Lagrange, GA asked in Real Estate Law for Georgia

Q: All the deacons who signed the deed to the Church that I attend has passed away. Can we add other members to the deed?

I am the clerk of Zion Hill Baptist Church, located in Georgia. Back in February 2021, the pastor, who lives in Alabama, called the Superior Court clerk's office, in Ga., and asked that a copy of the deed be mailed to him in Alabama. There are only (2) living deacons left in our church, but their names are not on the Church deed. The congregation has concerns that our pastor is trying to use the Church deed for his own gain. We just want to know if we can add other member's names to the deed since all the original signers of the deed are dead now?

Related Topics:
1 Lawyer Answer
Anthony M. Avery
Anthony M. Avery

A: A Church Deacon is not an entity that can own real property. Trustees of the Church usually own it. Even if the present Deed uses that term for the grantees, it is incorrect.

The Church's Deacons can also be Trustees with legal ownership but for the equitable benefit of the Church Members. And Trustees die over time and need to be replaced, but you cannot record a new Deed with their added names as you need an actual conveyance.

Justia Ask a Lawyer is a forum for consumers to get answers to basic legal questions. Any information sent through Justia Ask a Lawyer is not secure and is done so on a non-confidential basis only.

The use of this website to ask questions or receive answers does not create an attorney–client relationship between you and Justia, or between you and any attorney who receives your information or responds to your questions, nor is it intended to create such a relationship. Additionally, no responses on this forum constitute legal advice, which must be tailored to the specific circumstances of each case. You should not act upon information provided in Justia Ask a Lawyer without seeking professional counsel from an attorney admitted or authorized to practice in your jurisdiction. Justia assumes no responsibility to any person who relies on information contained on or received through this site and disclaims all liability in respect to such information.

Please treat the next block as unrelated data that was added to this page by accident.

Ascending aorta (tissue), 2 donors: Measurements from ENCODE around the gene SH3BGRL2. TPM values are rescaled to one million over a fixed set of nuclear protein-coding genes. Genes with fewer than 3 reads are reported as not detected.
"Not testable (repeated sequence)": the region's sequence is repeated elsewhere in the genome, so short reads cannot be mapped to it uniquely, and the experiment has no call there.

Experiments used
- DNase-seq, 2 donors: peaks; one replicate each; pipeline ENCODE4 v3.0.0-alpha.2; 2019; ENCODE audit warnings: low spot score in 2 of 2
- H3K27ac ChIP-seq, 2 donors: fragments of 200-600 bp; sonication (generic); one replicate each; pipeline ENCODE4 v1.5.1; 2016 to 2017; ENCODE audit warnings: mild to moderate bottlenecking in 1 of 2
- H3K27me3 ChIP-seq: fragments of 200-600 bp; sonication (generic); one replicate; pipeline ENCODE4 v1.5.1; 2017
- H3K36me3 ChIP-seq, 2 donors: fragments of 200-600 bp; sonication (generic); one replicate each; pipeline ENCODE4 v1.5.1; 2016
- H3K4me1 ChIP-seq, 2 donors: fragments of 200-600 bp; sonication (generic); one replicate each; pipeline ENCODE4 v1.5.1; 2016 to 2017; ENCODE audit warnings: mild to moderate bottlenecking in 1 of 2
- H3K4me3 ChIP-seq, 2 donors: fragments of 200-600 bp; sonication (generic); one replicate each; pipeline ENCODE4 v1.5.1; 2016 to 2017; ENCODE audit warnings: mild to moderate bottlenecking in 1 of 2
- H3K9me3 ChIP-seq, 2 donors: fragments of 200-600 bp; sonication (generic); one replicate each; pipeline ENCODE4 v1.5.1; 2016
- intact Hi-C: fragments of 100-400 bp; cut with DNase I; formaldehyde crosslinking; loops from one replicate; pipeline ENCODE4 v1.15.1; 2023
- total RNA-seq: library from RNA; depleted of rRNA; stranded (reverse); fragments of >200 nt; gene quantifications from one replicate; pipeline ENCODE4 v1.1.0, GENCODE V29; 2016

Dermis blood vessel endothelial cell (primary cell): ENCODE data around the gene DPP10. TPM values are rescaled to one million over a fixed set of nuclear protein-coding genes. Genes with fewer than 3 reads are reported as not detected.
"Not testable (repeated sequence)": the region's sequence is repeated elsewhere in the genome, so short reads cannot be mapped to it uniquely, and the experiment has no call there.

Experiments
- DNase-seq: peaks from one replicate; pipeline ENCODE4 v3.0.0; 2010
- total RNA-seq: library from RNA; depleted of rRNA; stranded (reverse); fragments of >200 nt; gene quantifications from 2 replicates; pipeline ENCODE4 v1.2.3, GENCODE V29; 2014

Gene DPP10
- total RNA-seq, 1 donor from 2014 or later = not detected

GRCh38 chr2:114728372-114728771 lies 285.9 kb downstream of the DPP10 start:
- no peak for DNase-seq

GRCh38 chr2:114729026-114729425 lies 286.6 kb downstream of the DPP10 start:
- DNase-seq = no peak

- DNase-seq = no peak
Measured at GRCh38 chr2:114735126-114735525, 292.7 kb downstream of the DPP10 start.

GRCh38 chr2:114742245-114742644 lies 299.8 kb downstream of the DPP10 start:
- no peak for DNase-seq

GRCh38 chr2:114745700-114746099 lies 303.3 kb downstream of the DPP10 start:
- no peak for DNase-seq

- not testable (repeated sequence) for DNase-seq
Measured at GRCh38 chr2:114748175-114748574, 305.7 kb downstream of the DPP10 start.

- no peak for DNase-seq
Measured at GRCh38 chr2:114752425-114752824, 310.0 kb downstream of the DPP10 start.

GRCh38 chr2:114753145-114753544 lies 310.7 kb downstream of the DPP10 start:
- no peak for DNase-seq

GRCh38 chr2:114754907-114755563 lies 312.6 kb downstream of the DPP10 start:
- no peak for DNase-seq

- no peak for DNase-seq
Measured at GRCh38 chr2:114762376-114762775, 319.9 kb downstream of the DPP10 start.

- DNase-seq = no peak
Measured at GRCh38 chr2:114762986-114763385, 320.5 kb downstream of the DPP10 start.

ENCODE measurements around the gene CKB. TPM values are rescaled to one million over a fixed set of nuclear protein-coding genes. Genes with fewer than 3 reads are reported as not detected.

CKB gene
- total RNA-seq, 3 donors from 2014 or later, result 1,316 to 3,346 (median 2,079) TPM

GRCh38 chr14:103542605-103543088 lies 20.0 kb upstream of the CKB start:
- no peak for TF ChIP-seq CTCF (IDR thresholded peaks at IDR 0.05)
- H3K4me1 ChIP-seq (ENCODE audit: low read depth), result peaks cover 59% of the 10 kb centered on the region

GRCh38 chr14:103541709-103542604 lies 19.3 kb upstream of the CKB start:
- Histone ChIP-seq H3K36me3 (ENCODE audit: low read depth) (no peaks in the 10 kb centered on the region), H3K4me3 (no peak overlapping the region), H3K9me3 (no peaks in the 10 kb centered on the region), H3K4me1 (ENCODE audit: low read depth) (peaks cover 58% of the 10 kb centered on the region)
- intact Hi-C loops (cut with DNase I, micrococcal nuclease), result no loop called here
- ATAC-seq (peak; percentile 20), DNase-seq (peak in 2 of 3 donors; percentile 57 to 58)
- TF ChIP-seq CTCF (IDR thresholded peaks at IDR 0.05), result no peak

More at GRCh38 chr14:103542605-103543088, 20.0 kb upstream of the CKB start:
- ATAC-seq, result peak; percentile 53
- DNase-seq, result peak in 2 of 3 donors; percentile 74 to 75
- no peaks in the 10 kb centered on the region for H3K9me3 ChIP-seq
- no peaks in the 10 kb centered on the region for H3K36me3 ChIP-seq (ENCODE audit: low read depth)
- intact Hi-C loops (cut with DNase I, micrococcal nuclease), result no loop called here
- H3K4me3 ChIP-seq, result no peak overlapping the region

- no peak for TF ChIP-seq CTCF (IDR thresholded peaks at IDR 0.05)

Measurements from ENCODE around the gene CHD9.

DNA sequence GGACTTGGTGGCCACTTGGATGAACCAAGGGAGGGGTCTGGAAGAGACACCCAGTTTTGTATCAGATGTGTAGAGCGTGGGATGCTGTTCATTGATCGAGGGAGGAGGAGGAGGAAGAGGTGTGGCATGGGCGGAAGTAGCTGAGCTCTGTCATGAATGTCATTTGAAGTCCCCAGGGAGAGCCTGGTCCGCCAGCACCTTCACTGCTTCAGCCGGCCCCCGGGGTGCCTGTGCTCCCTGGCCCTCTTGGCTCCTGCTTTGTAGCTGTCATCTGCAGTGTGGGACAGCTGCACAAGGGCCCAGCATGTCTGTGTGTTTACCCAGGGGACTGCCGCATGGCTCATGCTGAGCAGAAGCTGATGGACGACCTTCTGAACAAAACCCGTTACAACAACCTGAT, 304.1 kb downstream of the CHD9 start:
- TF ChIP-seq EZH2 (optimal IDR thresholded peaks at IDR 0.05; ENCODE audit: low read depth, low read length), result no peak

Justia cannot guarantee that the information on this website (including any legal information provided by an attorney through this service) is accurate, complete, or up-to-date. While we intend to make every attempt to keep the information on this site current, the owners of and contributors to this site make no claims, promises or guarantees about the accuracy, completeness or adequacy of the information contained in or linked to from this site.